Wikileaks: Brown's McKinnon plea was 'ignored' by US

Brown's plea fell on deaf ears, according to the leaks
Brown's plea fell on deaf ears, according to the leaks

By Peter Wozniak

As revelations from the Wikileaks files continue to pour out, it has emerged that Gordon Brown's attempts to raise the issue of Gary Mckinnon's extradition were repeatedly spurned by Washington.

The news comes from a secret cable from ambassador Louis Susman to US secretary of state Hillary Clinton.

Mr McKinnon, who suffers from Asperger's syndrome, is alleged to have hacked Pentagon networks in 2001, ostensibly to search for UFOs. He is currently awaiting a review into his case. American authorities want him extradited to the US, where he may face a 60-year prison sentence.


The leaked cable gives an account of Mr Brown's attempt to make an arrangement with Mr Susman to prevent the extradition. It read: "PM Brown, in a one-on-one meeting with the ambassador, proposed a deal: that McKinnon plead guilty, make a statement of contrition, but serve any sentence of incarceration in the UK.

"Brown cited deep public concern that McKinnon, with his medical condition, would commit suicide or suffer injury if imprisoned in a US facility."

It appears that although Mr Susman raised the issue with the US attorney general, the matter failed to gain any purchase at the highest echelons of the government in Washington.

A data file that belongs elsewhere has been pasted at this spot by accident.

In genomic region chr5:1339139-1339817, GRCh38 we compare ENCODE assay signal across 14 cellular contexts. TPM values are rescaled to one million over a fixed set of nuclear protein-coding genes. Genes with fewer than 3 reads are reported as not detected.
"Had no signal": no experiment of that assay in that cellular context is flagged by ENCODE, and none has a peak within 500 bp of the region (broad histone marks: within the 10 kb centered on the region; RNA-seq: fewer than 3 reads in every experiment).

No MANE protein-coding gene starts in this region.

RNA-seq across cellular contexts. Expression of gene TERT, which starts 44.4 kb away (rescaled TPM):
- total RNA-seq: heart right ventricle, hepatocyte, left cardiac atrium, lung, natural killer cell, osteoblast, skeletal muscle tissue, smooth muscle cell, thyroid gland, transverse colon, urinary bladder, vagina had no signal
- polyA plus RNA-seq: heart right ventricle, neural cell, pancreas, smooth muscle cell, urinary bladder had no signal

Mr McKinnon's mother, Janis Sharp responded to the news of Mr Brown's personal intervention, telling the BBC she was "really pleased. I wish we had known at the time and I would have thanked him."

Of the UK-US extradition treaty, she added: "This is supposed to be an equal partnership. I can't understand why they will not let this go. This is a litmus test of our government. I believe they will keep their word."

Other cables published by the Guardian suggest US authorities may have been responding to the Scottish government's decision to release the Lockerbie bomber on the grounds that he was terminally ill.

The leak confirms suspicion that the Obama administration adopted a dismissive attitude to Gordon Brown, initially suggested after an infamous incident where it was claimed the former prime minister was 'snubbed' in his pursuit of a meeting with the president last year.

David Cameron has announced a review to look at the extradition treaty between the US and UK amidst criticism that it is heavily weighted in favour of Washington.

Another leak suggests the Mr Cameron had raised Mr Mckinnon's case last December, before he became prime minister. It reads: "Cameron said he had raised the extradition with the ambassador in an earlier conversation because the case was a matter of concern for many in the British public. British people generally feel McKinnon is guilty 'but they are sympathetic', Cameron said."

The continuing leaks from the website, concerning matters from Prince Andrew to North Korea, are causing intense embarrassment internationally and have been roundly condemned on both sides of the Atlantic.

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